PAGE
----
Republicans look weak in 2012 elections
President Barack Obama has consistently been under fire since his first day in office because of the bitter Republicans who outwardly opposed the president on all political issues.
However, the president may have the last laugh come November 2012 when Americans go back to the polls to potentially re-elect the current leader of the free world.
Moreover, the economy is showing positive indications of growth and Obama’s shift to the center after the 2010 midterm elections are key pillars to a winning foundation.
In a daily presidential tracking poll published on Rasmussenreports.com, Obama had below 50 percent in favorability, but 26 percent of the nation’s voters strongly approve of how the president is performing, though it’s hard for many to strongly approve of what anyone does these days.
Another Rasmussen report also shows that 31 percent of voters give the president good or excellent marks for handling the economy; less than half indicate that he’s doing a poor job.
But despite these early polls, Obama is still the best man for the job and that fact wins overwhelming support everywhere, or at least in places like key swing-states that matter politically.
In all four early primary states (Nevada, Iowa, New Hampshire and South Carolina) Obama would beat the Republican nominee if elections were held today, according to polls done by politico.com.
A CNN poll taken just days after the resounding Republican victory in the 2010 midterm elections suggest, and this one’s a game-changer, that both Mike Huckabee and Mitt Romney could dethrone the president.
Both Huckabee and Romney continually trend first and second in most national polls of potential 2012 Republican contenders; Palin has trailed third for the most part.
But have we forgotten what happened in 2008? Have we forgotten the most important asset the Obama campaign has: the Obama starpower?
Obama’s popularity among many famous celebrities is the single most important asset of the Obama campaign.
Republicans have this in Sarah Palin, but due to recent trends, her popularity has become less of an asset and more of a liability.
Yet, the Obama starpower is like a cooling star, waiting patiently for its final explosion in 2012.
Another important asset the Obama campaign has, which nearly guarantees his hold on the White House, is the media. The media will play a significant part in who will win in November 2012.
Furthermore, Obama’s got a campaign funding machine and a grassroots network that never went away, leave him posed to take on whatever challenge is brought his way.
Admittedly, Obama has lost many white male voters and several independents tackling the big issues, but the Republican nominee hasn’t exactly won them over either. The GOP nominee and Obama will battle for these votes early in the primaries.
Lastly, with Republicans demonizing Hispanics with an aggressive anti-immigration agenda and as students fight funding deficiencies in financial aid, Obama will be able to keep his base of minorities and students.
Should white female voters also re-join that base, Obama would be in a good position to win by more than his last victory.
African-Americans remain solidly behind Obama, especially after personal attacks on the president’s character by Tea Party aggressors in the 2010 campaign season, which many considered to border on racism.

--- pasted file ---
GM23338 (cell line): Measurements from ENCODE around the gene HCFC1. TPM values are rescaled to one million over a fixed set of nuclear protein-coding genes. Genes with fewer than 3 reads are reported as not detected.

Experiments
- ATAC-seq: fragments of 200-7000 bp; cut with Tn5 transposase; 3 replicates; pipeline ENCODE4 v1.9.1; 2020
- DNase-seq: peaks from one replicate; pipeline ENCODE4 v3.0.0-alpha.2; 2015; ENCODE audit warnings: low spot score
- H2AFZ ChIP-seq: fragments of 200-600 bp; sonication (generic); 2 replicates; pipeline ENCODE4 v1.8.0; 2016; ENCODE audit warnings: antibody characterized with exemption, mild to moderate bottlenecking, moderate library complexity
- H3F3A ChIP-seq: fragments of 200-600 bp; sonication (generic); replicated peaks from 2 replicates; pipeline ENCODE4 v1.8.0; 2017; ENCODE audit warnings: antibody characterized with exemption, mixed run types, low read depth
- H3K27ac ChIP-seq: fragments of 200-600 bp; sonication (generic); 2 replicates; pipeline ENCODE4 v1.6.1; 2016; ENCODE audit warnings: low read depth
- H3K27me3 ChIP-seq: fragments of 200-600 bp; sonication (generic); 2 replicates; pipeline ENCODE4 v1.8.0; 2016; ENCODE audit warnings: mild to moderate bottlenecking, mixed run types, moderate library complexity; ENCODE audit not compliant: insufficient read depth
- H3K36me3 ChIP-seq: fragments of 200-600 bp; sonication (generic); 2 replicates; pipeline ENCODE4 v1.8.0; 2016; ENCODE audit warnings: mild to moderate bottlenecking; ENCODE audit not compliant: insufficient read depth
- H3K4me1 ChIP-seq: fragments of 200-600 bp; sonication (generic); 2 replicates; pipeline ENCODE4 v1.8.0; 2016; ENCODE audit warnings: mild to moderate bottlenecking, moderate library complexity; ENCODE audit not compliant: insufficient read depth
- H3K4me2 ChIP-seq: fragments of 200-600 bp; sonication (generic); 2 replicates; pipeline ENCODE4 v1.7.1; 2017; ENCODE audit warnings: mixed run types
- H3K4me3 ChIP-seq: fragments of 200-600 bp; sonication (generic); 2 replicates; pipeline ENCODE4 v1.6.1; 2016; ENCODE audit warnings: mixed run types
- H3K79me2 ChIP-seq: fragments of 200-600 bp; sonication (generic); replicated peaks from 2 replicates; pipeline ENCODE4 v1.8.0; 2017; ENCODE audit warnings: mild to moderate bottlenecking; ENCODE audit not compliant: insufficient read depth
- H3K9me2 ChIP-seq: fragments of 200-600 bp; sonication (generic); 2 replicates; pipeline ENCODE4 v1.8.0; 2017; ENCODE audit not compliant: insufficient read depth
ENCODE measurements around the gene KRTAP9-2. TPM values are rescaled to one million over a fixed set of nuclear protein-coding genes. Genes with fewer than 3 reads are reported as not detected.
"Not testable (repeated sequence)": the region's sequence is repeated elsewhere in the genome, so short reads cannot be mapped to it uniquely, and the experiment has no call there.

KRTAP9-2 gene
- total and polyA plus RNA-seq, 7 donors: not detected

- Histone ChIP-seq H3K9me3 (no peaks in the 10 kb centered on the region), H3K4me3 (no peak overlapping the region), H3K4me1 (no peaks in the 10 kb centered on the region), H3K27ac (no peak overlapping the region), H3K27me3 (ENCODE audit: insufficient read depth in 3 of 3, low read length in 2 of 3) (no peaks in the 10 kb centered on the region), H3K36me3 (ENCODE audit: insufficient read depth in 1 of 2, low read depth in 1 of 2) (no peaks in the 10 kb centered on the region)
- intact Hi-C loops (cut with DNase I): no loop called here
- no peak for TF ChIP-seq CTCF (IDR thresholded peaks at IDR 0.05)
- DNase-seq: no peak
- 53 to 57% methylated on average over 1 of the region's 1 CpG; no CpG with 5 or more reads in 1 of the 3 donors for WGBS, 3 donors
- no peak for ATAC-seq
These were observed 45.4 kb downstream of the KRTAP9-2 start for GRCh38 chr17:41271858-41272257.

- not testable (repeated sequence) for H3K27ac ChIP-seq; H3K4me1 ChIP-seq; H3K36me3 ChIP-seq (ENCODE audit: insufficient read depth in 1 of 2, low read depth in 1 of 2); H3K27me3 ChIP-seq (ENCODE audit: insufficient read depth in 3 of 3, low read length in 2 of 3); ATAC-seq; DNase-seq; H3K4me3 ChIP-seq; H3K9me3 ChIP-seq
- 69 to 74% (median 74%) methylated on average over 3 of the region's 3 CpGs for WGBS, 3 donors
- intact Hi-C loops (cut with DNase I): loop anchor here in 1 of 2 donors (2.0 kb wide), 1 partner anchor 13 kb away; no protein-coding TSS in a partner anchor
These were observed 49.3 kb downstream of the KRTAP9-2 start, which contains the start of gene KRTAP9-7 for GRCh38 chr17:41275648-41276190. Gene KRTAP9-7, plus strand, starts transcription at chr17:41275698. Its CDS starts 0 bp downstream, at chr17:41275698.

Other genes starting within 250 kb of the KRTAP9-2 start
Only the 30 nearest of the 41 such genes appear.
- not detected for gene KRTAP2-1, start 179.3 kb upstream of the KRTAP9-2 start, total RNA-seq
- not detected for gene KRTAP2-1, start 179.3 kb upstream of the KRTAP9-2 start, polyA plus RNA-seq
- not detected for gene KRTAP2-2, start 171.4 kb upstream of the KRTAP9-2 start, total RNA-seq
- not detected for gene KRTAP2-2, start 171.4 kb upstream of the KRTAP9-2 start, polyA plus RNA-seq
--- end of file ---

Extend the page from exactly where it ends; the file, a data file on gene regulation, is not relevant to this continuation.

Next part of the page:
The Obama starpower will likely be enhanced as the nation’s brightest stars and celebrities endorse and campaign in their own right on behalf of the president, a force the Republican nominee simply will not have access to.
The president has taken a lot of critical hits in the last few years, all of which have served to diminish his starpower.
However, Obama’s political finesse and perpetual open-mindedness to those critiques and allegations have made him admirable.
Obama appears more presidential than any of his possible contenders because of his willingness to stay above the fray while sticking to leading and inspiring the nation by seeking solutions through compromises.
The Republican party has been consistent in obstructing progress using their strategy of saying no. As a result, they continue to be identified as the opposition party of old, white conservatives.
Furthermore, the GOP has been consistent in its approach to target white voters only, while making lackluster efforts in any other demographic area, which has contributed to its limited abilities.
However, it has nearly perfected many of its most effective strategies as seen in the 2010 midterm elections.
Yet, to those who would cite the midterms in 2010 as indications of Obama’s troubled waters, remember the electoral map of 2008, the speeches and the man.
Obama is simply more identifiable and relatable than any of the current potential Republican contenders.
The power of money can’t be forgotten, either.
Obama can raise money from a vast network, and has a political team that is unrivaled.
Demographic shifts are in the president’s favor, and if the economic conditions keep improving, the economy will become less of an effective platform for any opposition candidate.
Healthcare may be an issue, but the president strategically tucked it away in 2014, the year the mandate will potentially go into effect.
Obama will tout a resurging economy, a de-escalation in the Iraq and Afghanistan wars and unveil an agenda for the future that will remind Americans why they elected him in the first place: a hope for change.
How will the Republicans and their conservative philosophy contend with this? They may not be able to. Thus, they may have to be satisfied with applying their philosophies in the House, while setting up for possibilities in 2016.